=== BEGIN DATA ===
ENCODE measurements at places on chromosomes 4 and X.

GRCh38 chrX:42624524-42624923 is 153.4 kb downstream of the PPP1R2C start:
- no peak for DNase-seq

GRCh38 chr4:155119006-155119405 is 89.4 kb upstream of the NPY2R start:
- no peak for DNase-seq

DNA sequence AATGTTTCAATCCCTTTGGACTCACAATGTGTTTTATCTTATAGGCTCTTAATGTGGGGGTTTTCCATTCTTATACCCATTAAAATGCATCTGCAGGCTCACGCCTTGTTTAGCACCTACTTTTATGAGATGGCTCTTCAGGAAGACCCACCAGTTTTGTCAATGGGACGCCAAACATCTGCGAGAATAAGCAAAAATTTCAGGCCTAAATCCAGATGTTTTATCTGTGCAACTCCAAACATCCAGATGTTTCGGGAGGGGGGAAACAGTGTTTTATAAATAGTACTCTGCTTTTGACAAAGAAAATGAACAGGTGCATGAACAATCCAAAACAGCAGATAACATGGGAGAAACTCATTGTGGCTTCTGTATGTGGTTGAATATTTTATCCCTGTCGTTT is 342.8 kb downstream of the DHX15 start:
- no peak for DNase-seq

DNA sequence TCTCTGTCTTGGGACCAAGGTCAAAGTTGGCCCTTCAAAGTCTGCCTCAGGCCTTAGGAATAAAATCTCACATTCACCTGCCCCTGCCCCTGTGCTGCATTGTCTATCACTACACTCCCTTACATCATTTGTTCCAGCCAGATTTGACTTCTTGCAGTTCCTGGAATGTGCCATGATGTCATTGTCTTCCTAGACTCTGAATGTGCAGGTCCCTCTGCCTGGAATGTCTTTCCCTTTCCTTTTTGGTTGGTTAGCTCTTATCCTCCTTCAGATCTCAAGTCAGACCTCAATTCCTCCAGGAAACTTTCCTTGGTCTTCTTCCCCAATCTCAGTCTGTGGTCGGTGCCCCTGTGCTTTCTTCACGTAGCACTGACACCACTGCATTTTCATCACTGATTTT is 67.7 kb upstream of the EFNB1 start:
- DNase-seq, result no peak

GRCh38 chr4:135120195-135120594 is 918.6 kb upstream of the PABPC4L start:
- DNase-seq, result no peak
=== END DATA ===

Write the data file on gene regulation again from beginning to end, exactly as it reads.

ENCODE measurements at places on chromosomes 4 and X.

GRCh38 chrX:42624524-42624923 is 153.4 kb downstream of the PPP1R2C start:
- no peak for DNase-seq

GRCh38 chr4:155119006-155119405 is 89.4 kb upstream of the NPY2R start:
- no peak for DNase-seq

DNA sequence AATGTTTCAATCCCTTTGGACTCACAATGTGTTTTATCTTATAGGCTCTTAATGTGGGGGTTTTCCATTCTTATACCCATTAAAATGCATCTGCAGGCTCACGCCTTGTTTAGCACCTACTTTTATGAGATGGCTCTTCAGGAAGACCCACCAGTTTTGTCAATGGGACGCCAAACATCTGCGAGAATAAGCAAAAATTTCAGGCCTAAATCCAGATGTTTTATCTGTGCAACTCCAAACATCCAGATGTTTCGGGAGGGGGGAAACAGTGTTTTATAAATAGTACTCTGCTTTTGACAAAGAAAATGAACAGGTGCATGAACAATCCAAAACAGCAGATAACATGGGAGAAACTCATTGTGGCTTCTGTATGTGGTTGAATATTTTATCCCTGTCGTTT is 342.8 kb downstream of the DHX15 start:
- no peak for DNase-seq

DNA sequence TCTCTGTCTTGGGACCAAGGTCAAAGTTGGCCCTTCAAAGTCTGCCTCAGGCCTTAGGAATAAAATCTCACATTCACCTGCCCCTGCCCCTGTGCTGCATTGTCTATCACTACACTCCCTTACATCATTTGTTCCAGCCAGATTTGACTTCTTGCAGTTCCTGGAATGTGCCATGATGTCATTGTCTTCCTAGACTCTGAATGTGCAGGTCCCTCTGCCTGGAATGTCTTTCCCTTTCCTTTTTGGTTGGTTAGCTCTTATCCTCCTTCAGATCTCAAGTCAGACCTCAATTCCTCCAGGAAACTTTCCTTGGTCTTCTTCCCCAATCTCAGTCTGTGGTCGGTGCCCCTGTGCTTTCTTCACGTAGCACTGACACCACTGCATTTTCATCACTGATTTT is 67.7 kb upstream of the EFNB1 start:
- DNase-seq, result no peak

GRCh38 chr4:135120195-135120594 is 918.6 kb upstream of the PABPC4L start:
- DNase-seq, result no peak